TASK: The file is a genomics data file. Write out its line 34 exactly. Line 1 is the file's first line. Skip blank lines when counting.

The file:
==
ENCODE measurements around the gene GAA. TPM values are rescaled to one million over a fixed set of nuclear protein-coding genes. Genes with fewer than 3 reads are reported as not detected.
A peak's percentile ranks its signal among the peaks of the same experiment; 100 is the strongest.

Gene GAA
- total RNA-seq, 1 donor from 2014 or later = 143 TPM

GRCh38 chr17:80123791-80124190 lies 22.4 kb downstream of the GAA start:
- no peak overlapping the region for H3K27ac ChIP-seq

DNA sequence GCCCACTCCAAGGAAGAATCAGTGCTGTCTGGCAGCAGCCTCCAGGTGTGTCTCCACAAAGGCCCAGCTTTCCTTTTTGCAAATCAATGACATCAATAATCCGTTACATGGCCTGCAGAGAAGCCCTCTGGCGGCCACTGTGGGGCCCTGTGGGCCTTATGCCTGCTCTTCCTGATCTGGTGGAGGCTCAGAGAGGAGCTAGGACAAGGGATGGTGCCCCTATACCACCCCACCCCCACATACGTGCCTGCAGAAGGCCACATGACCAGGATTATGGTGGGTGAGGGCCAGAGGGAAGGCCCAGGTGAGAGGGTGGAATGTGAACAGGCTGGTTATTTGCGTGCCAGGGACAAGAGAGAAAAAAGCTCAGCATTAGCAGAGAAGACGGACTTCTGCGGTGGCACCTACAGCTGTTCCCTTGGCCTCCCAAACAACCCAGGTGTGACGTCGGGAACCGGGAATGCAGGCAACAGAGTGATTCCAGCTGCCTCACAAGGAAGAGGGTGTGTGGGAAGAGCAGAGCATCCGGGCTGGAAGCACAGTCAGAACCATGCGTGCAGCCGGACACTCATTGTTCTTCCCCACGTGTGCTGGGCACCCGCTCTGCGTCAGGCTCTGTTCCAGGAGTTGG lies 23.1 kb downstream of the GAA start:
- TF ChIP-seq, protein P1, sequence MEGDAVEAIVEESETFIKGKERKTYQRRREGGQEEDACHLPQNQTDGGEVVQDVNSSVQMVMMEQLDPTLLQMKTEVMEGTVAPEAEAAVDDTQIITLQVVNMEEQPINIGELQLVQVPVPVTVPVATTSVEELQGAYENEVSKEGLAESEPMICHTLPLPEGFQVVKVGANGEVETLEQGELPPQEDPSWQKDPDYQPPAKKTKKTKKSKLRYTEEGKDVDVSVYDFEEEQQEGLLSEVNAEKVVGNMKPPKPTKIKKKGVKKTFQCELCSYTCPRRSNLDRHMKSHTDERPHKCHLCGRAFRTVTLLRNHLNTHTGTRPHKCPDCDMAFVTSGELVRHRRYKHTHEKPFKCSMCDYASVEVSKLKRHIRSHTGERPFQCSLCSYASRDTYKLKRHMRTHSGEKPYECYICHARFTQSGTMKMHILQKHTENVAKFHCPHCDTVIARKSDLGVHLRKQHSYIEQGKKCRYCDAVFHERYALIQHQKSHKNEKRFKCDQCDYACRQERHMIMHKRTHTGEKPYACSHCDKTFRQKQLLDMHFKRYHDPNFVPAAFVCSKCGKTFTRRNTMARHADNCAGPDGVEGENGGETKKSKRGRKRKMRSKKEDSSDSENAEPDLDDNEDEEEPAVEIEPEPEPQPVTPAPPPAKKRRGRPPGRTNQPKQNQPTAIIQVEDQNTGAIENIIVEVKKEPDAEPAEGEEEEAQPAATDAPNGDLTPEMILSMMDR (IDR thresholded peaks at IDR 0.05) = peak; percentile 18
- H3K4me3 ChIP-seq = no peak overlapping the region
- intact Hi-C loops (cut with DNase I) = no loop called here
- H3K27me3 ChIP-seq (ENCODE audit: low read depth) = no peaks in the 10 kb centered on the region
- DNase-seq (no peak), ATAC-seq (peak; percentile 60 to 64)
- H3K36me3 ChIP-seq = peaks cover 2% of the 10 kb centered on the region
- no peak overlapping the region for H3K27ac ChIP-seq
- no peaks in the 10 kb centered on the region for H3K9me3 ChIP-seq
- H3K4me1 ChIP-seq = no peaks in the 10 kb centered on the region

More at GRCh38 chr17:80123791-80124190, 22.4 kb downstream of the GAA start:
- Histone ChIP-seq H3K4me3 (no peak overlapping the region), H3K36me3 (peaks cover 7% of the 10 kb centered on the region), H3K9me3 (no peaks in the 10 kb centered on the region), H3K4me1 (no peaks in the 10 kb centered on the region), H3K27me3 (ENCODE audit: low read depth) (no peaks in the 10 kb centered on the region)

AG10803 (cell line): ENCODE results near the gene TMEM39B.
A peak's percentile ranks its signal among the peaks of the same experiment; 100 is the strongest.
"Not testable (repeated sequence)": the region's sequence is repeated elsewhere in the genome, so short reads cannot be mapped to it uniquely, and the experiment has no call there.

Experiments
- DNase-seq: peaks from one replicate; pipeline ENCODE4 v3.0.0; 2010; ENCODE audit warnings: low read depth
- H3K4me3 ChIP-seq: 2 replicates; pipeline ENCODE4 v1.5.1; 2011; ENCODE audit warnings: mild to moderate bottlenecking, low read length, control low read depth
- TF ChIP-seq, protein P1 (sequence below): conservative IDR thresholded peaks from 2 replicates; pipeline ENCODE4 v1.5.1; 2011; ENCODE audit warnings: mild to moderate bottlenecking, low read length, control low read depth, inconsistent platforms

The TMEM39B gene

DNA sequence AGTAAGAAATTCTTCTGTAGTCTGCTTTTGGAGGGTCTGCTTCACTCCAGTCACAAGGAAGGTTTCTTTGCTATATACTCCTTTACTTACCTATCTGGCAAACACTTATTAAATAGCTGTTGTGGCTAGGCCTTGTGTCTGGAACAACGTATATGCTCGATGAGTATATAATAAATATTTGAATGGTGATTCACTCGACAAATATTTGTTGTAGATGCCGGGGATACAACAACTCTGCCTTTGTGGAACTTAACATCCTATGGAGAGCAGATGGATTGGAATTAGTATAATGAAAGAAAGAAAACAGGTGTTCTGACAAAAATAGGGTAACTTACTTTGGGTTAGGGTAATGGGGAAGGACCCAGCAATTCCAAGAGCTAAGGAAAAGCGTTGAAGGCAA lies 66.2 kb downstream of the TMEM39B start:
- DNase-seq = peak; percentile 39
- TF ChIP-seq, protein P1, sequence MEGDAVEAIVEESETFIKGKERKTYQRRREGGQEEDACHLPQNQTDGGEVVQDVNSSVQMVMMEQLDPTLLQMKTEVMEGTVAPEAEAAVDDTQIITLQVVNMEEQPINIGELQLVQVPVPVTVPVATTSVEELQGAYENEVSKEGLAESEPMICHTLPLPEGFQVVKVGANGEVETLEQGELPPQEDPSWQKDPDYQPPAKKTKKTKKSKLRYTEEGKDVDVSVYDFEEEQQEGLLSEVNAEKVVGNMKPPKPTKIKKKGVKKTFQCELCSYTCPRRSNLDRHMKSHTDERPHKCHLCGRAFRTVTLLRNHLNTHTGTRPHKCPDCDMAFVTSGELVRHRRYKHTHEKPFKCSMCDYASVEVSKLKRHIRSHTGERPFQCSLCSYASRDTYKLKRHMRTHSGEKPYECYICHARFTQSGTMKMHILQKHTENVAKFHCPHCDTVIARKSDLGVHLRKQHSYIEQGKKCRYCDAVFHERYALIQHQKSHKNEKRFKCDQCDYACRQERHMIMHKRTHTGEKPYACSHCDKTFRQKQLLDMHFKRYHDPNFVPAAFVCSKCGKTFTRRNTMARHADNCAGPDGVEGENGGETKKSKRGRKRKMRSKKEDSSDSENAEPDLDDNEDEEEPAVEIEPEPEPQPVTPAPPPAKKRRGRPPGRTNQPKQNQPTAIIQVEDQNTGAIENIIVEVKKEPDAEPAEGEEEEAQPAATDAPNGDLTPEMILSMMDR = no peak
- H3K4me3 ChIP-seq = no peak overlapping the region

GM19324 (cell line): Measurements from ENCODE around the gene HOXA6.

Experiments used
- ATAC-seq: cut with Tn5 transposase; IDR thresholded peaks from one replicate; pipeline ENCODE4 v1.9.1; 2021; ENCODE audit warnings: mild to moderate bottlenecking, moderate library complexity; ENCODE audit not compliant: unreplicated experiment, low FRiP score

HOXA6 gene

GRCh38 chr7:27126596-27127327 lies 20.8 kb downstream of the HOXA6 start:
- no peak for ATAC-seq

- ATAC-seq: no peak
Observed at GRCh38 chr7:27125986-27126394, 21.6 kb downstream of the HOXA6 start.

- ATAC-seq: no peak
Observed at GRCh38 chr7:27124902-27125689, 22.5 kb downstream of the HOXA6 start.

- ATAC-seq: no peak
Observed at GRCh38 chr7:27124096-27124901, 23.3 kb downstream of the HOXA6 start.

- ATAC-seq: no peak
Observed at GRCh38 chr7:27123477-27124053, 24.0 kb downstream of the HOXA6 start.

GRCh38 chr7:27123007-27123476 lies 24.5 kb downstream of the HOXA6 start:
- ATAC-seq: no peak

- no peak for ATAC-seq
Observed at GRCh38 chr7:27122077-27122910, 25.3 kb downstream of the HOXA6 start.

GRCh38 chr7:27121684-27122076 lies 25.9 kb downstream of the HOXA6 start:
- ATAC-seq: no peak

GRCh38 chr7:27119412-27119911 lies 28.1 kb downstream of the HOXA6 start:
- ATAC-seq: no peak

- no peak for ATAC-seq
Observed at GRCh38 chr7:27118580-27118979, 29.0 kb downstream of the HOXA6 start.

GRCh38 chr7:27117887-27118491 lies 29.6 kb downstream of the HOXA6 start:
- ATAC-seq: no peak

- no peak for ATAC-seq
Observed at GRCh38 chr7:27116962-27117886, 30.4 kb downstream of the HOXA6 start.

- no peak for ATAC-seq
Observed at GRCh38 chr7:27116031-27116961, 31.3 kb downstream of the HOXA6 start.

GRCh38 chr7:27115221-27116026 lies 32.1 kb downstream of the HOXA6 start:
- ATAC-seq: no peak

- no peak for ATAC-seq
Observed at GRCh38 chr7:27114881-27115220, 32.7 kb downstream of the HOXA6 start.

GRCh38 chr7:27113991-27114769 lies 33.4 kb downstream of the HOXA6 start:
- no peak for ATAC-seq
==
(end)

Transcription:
HOXA6 gene